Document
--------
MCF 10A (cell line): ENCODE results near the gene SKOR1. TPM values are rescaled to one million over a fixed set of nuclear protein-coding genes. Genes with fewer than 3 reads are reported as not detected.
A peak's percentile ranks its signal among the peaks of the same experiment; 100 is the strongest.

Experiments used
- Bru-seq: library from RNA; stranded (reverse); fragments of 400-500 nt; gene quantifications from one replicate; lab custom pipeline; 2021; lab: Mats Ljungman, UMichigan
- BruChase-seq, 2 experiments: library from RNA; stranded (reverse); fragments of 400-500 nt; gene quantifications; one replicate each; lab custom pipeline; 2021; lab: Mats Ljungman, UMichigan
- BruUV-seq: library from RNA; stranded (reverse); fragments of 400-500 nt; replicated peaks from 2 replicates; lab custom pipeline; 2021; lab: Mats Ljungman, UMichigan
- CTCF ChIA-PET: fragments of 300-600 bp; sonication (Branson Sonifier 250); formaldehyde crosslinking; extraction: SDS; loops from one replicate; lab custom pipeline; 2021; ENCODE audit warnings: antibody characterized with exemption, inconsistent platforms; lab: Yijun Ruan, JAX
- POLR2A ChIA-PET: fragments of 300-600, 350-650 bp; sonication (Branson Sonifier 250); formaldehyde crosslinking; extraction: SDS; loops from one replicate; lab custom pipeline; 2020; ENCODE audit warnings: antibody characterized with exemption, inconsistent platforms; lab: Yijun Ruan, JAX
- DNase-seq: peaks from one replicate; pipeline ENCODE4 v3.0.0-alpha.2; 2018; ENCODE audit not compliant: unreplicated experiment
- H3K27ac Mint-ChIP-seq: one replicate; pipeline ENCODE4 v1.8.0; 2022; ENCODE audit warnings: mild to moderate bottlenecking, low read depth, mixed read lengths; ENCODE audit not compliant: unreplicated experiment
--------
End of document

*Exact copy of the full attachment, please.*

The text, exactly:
MCF 10A (cell line): ENCODE results near the gene SKOR1. TPM values are rescaled to one million over a fixed set of nuclear protein-coding genes. Genes with fewer than 3 reads are reported as not detected.
A peak's percentile ranks its signal among the peaks of the same experiment; 100 is the strongest.

Experiments used
- Bru-seq: library from RNA; stranded (reverse); fragments of 400-500 nt; gene quantifications from one replicate; lab custom pipeline; 2021; lab: Mats Ljungman, UMichigan
- BruChase-seq, 2 experiments: library from RNA; stranded (reverse); fragments of 400-500 nt; gene quantifications; one replicate each; lab custom pipeline; 2021; lab: Mats Ljungman, UMichigan
- BruUV-seq: library from RNA; stranded (reverse); fragments of 400-500 nt; replicated peaks from 2 replicates; lab custom pipeline; 2021; lab: Mats Ljungman, UMichigan
- CTCF ChIA-PET: fragments of 300-600 bp; sonication (Branson Sonifier 250); formaldehyde crosslinking; extraction: SDS; loops from one replicate; lab custom pipeline; 2021; ENCODE audit warnings: antibody characterized with exemption, inconsistent platforms; lab: Yijun Ruan, JAX
- POLR2A ChIA-PET: fragments of 300-600, 350-650 bp; sonication (Branson Sonifier 250); formaldehyde crosslinking; extraction: SDS; loops from one replicate; lab custom pipeline; 2020; ENCODE audit warnings: antibody characterized with exemption, inconsistent platforms; lab: Yijun Ruan, JAX
- DNase-seq: peaks from one replicate; pipeline ENCODE4 v3.0.0-alpha.2; 2018; ENCODE audit not compliant: unreplicated experiment
- H3K27ac Mint-ChIP-seq: one replicate; pipeline ENCODE4 v1.8.0; 2022; ENCODE audit warnings: mild to moderate bottlenecking, low read depth, mixed read lengths; ENCODE audit not compliant: unreplicated experiment